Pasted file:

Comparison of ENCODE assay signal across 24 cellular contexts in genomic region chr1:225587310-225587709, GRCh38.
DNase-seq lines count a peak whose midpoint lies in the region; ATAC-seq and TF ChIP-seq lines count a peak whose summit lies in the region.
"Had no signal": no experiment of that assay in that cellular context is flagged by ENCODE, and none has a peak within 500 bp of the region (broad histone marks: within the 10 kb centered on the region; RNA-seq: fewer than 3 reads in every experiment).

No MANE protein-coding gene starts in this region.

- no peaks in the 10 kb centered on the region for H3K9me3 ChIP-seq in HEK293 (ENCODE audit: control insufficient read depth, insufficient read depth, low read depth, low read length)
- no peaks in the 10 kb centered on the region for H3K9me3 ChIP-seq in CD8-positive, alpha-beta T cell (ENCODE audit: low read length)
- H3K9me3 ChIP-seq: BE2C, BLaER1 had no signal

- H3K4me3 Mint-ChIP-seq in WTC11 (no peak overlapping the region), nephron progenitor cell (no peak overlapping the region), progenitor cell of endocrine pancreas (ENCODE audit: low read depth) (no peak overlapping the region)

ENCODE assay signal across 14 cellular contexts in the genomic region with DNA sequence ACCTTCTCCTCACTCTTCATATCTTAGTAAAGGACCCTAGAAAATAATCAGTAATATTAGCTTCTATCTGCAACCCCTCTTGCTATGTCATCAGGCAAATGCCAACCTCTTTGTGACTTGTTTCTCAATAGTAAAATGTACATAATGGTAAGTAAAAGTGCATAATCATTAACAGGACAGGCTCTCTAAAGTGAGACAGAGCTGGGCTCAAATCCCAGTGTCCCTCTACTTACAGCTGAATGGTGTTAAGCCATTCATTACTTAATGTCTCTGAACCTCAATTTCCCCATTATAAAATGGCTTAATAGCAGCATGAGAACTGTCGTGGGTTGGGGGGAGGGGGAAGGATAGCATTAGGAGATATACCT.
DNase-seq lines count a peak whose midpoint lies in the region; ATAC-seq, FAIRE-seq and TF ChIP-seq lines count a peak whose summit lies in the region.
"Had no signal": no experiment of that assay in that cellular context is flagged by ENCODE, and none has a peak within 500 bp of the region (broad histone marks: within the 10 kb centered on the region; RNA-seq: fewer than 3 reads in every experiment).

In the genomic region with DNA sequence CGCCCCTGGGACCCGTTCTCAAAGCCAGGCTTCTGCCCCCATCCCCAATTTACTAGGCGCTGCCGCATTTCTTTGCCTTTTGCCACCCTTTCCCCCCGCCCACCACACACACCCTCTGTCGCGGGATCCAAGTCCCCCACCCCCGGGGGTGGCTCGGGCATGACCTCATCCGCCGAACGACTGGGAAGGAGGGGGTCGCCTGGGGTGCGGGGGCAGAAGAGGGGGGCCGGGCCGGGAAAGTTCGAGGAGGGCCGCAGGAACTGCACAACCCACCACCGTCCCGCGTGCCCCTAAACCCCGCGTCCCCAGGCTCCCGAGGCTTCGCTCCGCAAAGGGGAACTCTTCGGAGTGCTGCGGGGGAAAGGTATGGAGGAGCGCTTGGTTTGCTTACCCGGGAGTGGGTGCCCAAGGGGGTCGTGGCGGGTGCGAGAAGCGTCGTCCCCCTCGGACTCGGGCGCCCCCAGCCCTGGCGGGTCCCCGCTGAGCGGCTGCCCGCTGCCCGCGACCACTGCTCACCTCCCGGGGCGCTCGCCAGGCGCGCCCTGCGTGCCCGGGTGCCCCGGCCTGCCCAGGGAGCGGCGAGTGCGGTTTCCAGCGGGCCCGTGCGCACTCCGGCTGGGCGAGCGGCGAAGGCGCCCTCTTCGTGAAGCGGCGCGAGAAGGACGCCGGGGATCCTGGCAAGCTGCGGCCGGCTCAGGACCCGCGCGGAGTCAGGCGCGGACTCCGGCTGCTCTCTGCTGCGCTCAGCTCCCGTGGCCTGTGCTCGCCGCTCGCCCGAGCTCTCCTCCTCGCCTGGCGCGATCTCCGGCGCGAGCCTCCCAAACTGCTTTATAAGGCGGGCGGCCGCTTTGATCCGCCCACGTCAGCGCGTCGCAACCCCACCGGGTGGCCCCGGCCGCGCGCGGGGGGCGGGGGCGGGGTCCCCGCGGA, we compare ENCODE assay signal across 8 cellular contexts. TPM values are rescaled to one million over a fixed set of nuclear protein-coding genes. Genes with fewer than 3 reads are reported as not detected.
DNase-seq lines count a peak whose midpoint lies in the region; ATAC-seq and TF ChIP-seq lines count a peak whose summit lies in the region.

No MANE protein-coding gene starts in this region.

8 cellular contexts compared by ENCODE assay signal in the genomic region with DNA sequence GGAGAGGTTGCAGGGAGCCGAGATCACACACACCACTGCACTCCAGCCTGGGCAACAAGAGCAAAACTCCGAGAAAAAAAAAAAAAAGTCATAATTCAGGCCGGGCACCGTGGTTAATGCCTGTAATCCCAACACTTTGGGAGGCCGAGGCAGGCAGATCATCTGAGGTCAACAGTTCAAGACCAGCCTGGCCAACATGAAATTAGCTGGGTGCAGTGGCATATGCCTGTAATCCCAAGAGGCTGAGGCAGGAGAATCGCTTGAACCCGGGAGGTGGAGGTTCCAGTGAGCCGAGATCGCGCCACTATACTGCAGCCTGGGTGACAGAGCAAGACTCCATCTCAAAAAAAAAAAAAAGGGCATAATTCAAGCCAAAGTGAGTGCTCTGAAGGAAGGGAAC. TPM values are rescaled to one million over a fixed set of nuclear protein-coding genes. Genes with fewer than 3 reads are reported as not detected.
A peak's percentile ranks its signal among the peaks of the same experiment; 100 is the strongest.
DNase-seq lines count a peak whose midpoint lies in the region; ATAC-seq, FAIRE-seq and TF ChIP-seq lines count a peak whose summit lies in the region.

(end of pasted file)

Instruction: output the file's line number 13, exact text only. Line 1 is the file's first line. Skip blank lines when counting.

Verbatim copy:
DNase-seq lines count a peak whose midpoint lies in the region; ATAC-seq and TF ChIP-seq lines count a peak whose summit lies in the region.